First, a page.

A review of physical and chemical protein-gel induction


  • Alfonso Totosaus,

    Corresponding author
    1. Centro de Investigación en Ciencia y Tecnología de Alimentos, ICAp, Universidad Autónoma del Estado de Hidalgo,  Avenue Universidad Km. 1, Tulancingo 43600, HGO, México
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  • José G. Montejano,

    1. Instituto Tecnológico de Estudios Superiores de Monterrey-Querétaro, Apdo. Postal 37, Querétaro 72000, México
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  • Juan A. Salazar,

    1. Departamento de Biotecnología y Bioingeniería, CINVESTAV-IPN, Apdo. Postal 14-740, México City 07360, México
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  • Isabel Guerrero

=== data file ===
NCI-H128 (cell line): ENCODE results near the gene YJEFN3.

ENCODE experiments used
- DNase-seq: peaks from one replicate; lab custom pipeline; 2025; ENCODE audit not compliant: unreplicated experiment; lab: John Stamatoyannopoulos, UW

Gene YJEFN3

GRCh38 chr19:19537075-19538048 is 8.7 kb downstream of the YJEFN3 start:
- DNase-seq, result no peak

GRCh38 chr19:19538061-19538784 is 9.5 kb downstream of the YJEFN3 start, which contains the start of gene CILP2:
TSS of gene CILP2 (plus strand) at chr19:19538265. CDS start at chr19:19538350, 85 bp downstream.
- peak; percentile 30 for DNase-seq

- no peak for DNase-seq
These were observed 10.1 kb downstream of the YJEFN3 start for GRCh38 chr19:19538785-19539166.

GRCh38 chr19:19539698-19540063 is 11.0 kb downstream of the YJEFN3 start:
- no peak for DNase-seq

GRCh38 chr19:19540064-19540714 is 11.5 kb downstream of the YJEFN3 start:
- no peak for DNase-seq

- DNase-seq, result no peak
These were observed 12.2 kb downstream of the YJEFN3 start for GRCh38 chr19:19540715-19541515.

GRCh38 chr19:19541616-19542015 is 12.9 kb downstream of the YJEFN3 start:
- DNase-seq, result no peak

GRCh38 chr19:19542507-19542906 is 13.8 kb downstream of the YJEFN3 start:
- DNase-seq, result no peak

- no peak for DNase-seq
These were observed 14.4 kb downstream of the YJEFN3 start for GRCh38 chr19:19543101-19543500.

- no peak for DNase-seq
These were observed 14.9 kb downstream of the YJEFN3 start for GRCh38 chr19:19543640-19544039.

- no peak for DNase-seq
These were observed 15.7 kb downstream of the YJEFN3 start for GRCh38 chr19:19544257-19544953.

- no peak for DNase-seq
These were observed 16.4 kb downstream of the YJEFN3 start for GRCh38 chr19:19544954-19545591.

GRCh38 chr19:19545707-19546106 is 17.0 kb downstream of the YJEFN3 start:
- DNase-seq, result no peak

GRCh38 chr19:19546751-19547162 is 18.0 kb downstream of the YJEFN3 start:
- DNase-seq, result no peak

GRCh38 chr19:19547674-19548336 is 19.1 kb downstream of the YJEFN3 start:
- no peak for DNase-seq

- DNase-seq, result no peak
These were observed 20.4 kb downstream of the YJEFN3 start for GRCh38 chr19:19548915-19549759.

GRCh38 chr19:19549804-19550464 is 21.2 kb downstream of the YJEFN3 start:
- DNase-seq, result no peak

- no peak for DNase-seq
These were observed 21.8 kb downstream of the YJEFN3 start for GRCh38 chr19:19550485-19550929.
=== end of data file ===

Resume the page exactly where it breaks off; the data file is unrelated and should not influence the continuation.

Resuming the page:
1. Departamento de Biotecnología, Universidad Autónoma Metropolitana-Iztapalapa, Apdo. Postal 55-535, México City  09340, México
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* Correspondent: Fax: +52 771717 2125;
e-mail: alfonso.totosaus@excite.com


Summary Protein gelation is important to obtain desirable sensory and textural structures in foods. Gelation phenomenon requires a driving force to unfold the native protein structure, followed by an aggregation retaining a certain degree of order in the matrix formed by association between protein strands. Protein gelation has been traditionally achieved by heating, but some physical and chemical processes form protein gels in an analogous way to heat-induction. A physical means, besides heat, is high pressure. Chemical means are acidification, enzymatic cross-linking, and use of salts and urea, causing modifications in protein–protein and protein–medium interactions. The characteristics of each gel are different and dependent upon factors like protein concentration, degree of denaturation caused by pH, temperature, ionic strength and/or pressure.